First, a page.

Service locating is necessary for all underground work; without it, there is a high chance your work will cause damage to underground equipment such as gas, electricity, water and communications infrastructure.
Within this industry, there are new national accreditation requirements in play, and it pays to know something about them. Most of all, the new standards aim to make all servicers more consistent with one another, ensuring everyone working in service locating has the same skills and knowledge.
Dial Before You Dig (DBYD) has heard asset owners’ concerns and set to creating a national standard that puts all locators on the same page in regard to their skill sets.
DBYD implemented a joint project with National Utility Locating Contractor Association (NULCA) and utility asset owner Telstra to develop the new guidelines. In fact, the nationwide telecommunications company Telstra was the first body to endorse the new locator certification as a component of their training program.
The new accreditation is competency-based and includes both theory and practical assessments to ensure services are covered for all the activities they’ll need to complete.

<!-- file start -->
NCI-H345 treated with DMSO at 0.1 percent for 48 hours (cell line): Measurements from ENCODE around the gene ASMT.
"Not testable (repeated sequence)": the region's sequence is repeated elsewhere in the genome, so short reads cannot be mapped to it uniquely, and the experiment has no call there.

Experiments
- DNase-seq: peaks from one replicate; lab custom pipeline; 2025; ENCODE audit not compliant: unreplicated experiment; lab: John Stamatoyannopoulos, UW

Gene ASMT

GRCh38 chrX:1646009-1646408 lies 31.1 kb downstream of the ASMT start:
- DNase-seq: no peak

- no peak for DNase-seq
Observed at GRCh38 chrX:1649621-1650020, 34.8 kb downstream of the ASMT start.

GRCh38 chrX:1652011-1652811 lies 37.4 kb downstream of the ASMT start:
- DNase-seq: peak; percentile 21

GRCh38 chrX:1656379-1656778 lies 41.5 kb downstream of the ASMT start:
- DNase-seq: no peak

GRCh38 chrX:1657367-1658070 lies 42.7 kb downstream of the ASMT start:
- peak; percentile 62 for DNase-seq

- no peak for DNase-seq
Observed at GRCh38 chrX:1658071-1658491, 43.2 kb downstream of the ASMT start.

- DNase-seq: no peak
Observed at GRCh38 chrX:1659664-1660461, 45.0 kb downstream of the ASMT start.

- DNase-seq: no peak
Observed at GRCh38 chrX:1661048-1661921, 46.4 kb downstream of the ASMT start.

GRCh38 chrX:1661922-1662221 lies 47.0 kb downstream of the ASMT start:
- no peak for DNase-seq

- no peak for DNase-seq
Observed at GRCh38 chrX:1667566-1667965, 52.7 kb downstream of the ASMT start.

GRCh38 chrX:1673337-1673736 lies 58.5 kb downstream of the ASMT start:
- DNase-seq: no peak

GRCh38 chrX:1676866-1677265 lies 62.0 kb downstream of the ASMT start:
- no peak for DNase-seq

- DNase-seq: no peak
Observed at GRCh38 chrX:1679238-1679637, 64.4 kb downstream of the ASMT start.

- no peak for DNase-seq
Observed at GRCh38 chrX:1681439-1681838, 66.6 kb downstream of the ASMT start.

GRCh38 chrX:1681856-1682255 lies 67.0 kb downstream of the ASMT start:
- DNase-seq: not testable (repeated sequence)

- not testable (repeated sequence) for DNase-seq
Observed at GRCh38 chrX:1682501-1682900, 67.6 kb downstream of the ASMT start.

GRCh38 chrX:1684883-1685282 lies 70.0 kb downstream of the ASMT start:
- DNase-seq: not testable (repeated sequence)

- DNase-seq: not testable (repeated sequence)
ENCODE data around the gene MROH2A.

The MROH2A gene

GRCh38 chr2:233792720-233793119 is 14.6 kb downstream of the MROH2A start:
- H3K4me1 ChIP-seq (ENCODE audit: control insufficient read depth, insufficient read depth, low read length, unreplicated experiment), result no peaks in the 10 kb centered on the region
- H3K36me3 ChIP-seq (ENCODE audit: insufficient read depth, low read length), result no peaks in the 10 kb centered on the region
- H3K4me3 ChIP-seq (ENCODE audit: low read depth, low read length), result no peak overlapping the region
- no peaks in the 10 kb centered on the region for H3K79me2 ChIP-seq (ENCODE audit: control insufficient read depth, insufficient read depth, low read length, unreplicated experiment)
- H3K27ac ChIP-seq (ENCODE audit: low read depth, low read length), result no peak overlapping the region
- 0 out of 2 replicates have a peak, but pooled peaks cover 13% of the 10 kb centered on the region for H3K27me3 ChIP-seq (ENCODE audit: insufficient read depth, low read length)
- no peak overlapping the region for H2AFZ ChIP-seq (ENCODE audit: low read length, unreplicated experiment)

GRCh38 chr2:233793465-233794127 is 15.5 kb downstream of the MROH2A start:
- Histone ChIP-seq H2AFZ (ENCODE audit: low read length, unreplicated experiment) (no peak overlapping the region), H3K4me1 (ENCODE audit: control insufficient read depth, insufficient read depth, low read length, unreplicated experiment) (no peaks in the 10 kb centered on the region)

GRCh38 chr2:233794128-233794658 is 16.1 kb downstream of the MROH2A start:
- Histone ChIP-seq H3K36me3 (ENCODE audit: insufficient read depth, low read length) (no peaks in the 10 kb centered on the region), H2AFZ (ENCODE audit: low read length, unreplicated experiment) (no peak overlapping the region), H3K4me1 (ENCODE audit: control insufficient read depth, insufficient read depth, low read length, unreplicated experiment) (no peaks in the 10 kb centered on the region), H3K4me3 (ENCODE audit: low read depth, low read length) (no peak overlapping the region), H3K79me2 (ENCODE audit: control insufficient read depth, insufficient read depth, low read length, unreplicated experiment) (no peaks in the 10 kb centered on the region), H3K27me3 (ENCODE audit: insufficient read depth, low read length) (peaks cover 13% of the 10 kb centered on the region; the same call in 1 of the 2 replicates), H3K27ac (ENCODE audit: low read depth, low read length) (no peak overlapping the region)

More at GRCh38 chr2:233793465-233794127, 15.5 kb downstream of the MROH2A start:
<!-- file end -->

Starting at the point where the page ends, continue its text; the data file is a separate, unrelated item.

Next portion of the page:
There are a couple of reasons why DBYD needed to update the accreditation requirements, besides inconsistencies in labourers’ knowledge bases. The new regulations aim to address the following points, too.
Number one, there is a difference between the design and construction of an area. Some companies may submit incomplete plans to DBYD, and these plans may not be true-to-life. It’s a fact that service utility companies don’t often install cables in a straight line. However, when you look at the plans, it seems like they’re laid straight. It’s worth remembering that plans may be schematic, and may not fully represent reality, where cables don’t travel straight.
The second problem is the plans you receive from DBYD may also neglect to list all of the assets in that particular location. They may list one or two cables but miss the gas mains, or include the mains but not one of the cables. They should be treated as a guide only.
There is also the issue of consultants not providing site personal access to manage the process. From a workplace standpoint, this means management often foregoes control of the site, and is unable to make decisions easily.
It’s clear that the new requirements for service locating will go a long way to alleviate some of the issues found in the DBYD framework, to make for safer worksites for all involved.